“The true one comes from Marseille,” writes Austin de Croze in Les Plats Region- aux de France. “For is it not in the waters of the beautiful bay of Marseille that all of the requisite varieties of brilliant-hued rock fish, which go to make up the excellence of a bouillabaisse, are to be found.” Everyone seems to agree that rascasse (red scorpion-fish), a coarse, ugly, vicious-looking little beast, is an essential ingredient.
Along with as many kinds of Mediterranean fish as the cook can get his paws upon. Plus olive oil and saffron and bread. The dish must be rapidly boiled (the name comes from a compound meaning to simmer), to emulsify the stock and oil. The fish is served first, usually, then the broth over bread. It is not “intended to be a soup,” stresses Elizabeth David in French Provincial Cooking. “There should merely be enough of the broth to produce a generous amount of moistening for the slices of bread.” That said, she wasn’t overly enamoured: “I would not myself think it a great deprivation if I were told that I could never again eat a bouillabaisse….”
Richard Olney, writing in The French Menu Cookbook, describes it as “more a philosophy than a culinary preparation.”
And there’s certainly enough hot air spouted about the damned dish to float a whole barrage of balloons. Purists will argue every aspect. They always do. Whether the bread should be toasted, or rubbed with garlic.
And about the addition, or not, of tomatoes, potatoes, white wine or mussels; heresy to some, gospel to others. As to the langouste, that ethereally sweet local crustacean thug, there are two schools of thought, says Waverley Root in The Food of France. “One is, a man who would put lobsters in bouillabaisse would poison wells. The other is, a man who would leave it out would starve his children.”
It is, admits Olney, “terrifyingly soporific.” Indeed, one of the many vivid tales as to its inception involves Venus, Vulcan and Mars. Venus created it to send Vulcan to sleep, so she could bugger off for a little ooh la la with Mars. Meades, though, has little time for the stuff. “Bouillabaisse is an old Provencal or maybe Occitan word which translates as, ‘we saw you coming, mush.’ It is certainly a massive disappointment, preposterously expensive and consumed almost exclusively by tourists. There is a thing called ‘the bouillabaisse charter’ — think gothic script on leatherette. This is essentially a price-fixing agreement among a number of allegedly gastronomic restaurants.”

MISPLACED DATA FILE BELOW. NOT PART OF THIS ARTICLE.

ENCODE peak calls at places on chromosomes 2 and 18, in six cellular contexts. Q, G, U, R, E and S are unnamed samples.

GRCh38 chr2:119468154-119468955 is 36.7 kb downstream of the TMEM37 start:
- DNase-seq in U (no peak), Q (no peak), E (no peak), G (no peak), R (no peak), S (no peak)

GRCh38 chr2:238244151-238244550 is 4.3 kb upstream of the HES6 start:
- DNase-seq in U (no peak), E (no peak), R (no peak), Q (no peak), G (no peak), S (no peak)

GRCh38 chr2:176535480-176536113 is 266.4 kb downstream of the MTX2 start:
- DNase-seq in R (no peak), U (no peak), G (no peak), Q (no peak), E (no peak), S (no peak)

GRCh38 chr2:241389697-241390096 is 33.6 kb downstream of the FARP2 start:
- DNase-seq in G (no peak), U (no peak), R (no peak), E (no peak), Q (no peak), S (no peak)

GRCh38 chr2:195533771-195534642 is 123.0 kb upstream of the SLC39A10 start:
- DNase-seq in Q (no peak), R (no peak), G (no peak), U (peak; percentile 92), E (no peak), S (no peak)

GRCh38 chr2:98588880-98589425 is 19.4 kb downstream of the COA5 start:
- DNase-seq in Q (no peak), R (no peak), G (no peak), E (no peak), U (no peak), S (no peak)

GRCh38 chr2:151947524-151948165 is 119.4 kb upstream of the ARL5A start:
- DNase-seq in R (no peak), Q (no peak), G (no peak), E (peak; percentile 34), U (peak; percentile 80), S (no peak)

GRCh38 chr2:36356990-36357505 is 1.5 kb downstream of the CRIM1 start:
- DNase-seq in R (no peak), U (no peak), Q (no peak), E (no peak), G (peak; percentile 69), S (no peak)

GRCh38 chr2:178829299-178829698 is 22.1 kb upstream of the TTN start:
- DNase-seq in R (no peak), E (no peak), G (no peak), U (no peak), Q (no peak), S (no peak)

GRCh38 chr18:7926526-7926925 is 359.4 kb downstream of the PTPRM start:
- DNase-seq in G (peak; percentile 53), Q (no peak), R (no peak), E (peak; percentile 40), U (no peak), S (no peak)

Still, as tourists, this supposedly blessed broth should at least cross our lips. But rather than keeping ourselves to street level, we aim for the stars, three Michelin to be precise, at Le Petit Nice. It’s a little out of town, past the Plages des Catalans, the beach where Doyle, porkpie hat on head, leered over the local ladies. It’s dark now, the sea below us is as black as olives. In the glare of the floodlights, fishermen cast from the honeyed rocks. I have little time for the usual flourishes and excesses of the three-star firmament, but the cooking here is exceptional.
“Bouille-Abaisse” is the famous set menu, a “deconstructed” (yuk!) version of the dish. The descriptions may be trite, (‘Shallow Waters”, “Deep Seas”, ‘The Abyss”), but the skill and flavours are anything but. The sweetest slivers of shellfish in a concentrated, but blissfully clean, saline juice that tastes of mermaids’ sighs. And a tomato consommé of startlingly sublime intensity. Gerald Passedat, the chef proprietor, is a local and sure knows how to coax out flavour. Even Leigh is impressed.
We end with a simple bowl of dirty, rust-coloured broth. It has a sonorous, full fathom five profundity, with the merest smirk of depravity, plus a whisper of chilli, nudge of bitter orange peel and the slow moan of saffron. If the preceding courses were about dainty mermaids, then this is Poseidon’s punch. “Well, there we go,” says Leigh. “You won’t find better than that.” He’s right. Call it what you will, it’s a pretty decent fish soup..